Since locking the players out almost two months ago, the owners have shown almost no interest in coming to the bargaining table. Their unwillingness to negotiate suggests they don’t think the players have much leverage. That, when push comes to shove and the threat of missing an entire season’s worth of paychecks become real, the players will fold just as they did in 1999.

Pursuing such a strategy means there is almost no chance there will be a full 82-game season. If the bargaining power of the players is as weak as the owners believe, there’s likely to be an abbreviated season similar to 1999, which was played after the owners pushed through what was widely seen as an extremely management-friendly CBA.

Despite strenuous objections from the union, including a profanity-filled shouting match between David Stern and NBPA head Billy Hunter, the owners instituted a maximum annual salary as well as a rookie wage scale in 1995. After a few months of posturing, David Stern declared their wouldn’t be a season if an agreement wasn’t reached by January 7, cracking the players resolve. As Phoenix Suns star guard Kevin Johnson told Newsweek: “About 60 percent, if not more, of the players were just ready to throw down at [the January 6 meeting] if an agreement hadn’t been reached.”

The players dilemma was summed up by two infamous quotes from the NBA’s veteran leadership. Patrick Ewing, the union president, admitted that “[the players] make a lot of money, but we spend a lot too.” Kenny Anderson, meanwhile, said that he was considering selling one of his eight luxury cars because of financial concerns.

Anderson would go on to file for bankruptcy, a trend that has hardly abated in the last decade. According to a 2009 Sports Illustrated story, 60% of NBA players are broke within five years of retirement.

Financial advisers compare the players, many of whom come from impoverished backgrounds without much financial literacy, to lottery winners, completely unprepared to handle vast sums of money. With an extremely demanding and high-profile job, they have neither time nor the inclination to educate themselves, and as a result, they let others manage their finances, often to disastrous results.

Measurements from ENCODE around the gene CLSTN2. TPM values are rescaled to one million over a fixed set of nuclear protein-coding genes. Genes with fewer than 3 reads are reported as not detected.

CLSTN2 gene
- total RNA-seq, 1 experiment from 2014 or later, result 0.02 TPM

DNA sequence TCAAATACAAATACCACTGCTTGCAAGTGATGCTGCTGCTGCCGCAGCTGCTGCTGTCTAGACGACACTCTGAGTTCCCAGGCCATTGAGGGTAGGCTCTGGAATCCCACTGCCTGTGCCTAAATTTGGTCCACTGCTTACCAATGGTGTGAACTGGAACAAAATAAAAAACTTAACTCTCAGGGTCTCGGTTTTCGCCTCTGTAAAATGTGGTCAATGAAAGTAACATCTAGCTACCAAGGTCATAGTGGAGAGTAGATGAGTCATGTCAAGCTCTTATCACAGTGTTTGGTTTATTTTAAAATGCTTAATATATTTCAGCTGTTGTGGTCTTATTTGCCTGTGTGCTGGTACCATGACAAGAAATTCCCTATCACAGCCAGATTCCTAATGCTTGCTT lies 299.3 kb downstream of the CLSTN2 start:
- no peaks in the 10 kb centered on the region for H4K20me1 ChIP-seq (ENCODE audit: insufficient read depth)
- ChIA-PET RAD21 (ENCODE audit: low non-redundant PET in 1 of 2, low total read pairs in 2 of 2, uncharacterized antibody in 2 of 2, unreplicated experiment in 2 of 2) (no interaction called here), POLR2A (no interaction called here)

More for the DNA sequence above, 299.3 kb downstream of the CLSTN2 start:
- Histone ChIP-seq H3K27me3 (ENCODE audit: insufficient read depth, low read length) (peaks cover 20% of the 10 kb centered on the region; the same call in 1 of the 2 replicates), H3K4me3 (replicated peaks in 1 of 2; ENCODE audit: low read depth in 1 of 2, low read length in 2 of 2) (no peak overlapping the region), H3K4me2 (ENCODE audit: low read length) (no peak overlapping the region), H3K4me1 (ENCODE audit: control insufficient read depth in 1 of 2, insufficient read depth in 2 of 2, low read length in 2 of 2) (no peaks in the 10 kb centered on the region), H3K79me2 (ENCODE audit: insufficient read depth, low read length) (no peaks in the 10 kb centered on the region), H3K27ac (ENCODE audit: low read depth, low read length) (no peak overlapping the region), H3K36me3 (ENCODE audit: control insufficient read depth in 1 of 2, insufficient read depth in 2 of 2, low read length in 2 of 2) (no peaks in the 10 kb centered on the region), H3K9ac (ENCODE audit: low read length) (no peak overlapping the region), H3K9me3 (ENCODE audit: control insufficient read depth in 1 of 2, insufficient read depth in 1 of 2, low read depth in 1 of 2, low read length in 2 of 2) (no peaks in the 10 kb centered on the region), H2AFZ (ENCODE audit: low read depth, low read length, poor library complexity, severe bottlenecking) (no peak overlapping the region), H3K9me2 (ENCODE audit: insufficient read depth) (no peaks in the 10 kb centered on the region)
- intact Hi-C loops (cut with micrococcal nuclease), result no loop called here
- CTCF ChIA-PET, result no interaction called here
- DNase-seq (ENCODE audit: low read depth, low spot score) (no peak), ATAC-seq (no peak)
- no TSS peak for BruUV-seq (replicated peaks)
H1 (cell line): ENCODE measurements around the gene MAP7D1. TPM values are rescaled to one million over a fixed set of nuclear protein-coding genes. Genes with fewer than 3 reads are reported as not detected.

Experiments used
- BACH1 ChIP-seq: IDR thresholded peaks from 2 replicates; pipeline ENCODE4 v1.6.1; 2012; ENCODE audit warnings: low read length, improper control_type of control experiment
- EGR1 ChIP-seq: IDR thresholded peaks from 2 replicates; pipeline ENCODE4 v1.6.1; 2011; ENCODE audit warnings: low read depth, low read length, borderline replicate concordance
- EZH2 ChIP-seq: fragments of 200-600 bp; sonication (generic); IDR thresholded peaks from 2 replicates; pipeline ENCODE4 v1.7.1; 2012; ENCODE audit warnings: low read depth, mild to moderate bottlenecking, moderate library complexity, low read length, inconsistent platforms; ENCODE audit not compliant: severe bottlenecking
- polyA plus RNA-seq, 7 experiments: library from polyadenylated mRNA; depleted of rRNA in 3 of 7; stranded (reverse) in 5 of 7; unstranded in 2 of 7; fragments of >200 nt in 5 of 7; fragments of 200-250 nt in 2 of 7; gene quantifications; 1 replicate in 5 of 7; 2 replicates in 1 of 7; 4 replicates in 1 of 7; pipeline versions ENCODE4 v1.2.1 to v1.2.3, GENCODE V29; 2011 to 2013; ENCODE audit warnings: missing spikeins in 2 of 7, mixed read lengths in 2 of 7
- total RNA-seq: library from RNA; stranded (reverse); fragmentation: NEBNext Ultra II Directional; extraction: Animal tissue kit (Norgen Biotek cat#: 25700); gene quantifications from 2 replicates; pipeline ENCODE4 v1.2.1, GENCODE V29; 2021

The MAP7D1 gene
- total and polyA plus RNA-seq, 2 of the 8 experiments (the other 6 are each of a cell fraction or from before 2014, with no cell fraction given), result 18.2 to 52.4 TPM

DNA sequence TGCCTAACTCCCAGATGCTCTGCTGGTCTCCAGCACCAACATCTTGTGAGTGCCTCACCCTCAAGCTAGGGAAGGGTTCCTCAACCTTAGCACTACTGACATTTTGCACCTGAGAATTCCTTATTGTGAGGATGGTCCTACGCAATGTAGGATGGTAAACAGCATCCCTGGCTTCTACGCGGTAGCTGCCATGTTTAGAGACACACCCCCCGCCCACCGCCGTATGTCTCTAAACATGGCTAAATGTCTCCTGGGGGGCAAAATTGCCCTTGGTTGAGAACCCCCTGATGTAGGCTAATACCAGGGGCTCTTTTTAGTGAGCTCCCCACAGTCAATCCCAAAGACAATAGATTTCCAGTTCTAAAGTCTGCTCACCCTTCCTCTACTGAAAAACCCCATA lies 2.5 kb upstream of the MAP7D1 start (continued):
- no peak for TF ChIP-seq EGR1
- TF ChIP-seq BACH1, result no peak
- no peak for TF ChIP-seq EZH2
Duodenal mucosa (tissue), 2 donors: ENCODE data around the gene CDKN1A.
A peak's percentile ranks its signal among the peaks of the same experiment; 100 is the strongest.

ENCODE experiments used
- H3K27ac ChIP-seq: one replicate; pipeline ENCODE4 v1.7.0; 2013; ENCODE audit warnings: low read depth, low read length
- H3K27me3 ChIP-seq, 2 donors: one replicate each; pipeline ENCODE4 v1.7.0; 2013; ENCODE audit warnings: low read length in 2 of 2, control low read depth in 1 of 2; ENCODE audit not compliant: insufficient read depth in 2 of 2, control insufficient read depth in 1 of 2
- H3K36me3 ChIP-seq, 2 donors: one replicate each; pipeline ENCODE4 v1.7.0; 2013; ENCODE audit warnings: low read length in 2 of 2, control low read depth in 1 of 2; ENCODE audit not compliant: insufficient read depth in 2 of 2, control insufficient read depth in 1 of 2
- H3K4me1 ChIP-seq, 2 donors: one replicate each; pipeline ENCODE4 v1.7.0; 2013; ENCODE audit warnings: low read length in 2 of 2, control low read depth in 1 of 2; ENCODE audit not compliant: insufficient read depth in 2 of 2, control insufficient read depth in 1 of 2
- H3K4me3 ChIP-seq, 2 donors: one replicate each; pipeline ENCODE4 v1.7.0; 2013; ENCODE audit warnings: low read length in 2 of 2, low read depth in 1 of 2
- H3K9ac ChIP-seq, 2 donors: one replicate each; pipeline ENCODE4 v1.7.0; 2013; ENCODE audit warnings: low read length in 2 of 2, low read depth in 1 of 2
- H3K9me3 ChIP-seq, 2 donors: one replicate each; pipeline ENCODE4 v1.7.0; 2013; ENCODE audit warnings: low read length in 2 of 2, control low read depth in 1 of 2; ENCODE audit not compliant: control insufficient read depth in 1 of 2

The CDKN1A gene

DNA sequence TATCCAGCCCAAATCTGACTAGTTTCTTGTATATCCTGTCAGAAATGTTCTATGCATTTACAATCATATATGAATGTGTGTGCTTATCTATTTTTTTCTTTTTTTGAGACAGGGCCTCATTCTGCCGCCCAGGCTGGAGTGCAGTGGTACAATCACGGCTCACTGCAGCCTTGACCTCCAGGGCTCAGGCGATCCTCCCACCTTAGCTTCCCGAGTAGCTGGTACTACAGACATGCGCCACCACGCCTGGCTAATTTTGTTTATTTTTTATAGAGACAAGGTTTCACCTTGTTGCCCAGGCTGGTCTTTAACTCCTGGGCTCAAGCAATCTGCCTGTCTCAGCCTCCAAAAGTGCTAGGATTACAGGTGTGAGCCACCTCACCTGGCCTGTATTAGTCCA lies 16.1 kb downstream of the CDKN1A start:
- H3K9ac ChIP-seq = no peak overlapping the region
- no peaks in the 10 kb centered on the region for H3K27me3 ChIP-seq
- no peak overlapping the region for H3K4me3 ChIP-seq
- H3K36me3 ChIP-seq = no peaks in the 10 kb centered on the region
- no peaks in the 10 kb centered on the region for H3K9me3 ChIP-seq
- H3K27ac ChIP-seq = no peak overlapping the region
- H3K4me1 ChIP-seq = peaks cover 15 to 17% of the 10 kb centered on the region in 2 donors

It’s hard for them to trust people they meet after they become famous, so they turn to the ones who were there before -- family, friends, girlfriends. But those relationships can be altered by such a sudden imbalance in wealth as well: the divorce rate for pro athletes is estimated to be between 60-80%.

So while the union has been warning players for years to save money in preparation for the lockout, there’s no way to know whether those warnings have fallen on deaf ears. Especially in this economy, where the financial pressures on players are undoubtedly higher than they were in the middle of the tech boom over a decade ago.

Even the players who do manage their finances well have to face the reality that the average NBA career is only 4.7 years long. For many, the money they lose from the 11-12 season is money they will never get back.

And with all the players who stayed in school to avoid the lockout, the 2012 draft class is shaping up to be one of the deepest in many years. Combine as many as 50 players from the 2012 draft with the 30 first-round picks in 2011, and there might be 80 union members who will never play in the NBA again if the entire season is lost.

With so little bargaining power, not even Billy Hunter can really know how united the players will be when those first game checks don’t come. Until then, the owners, confident history will repeat itself, will wait, meaning the lockout won’t be ending anytime soon.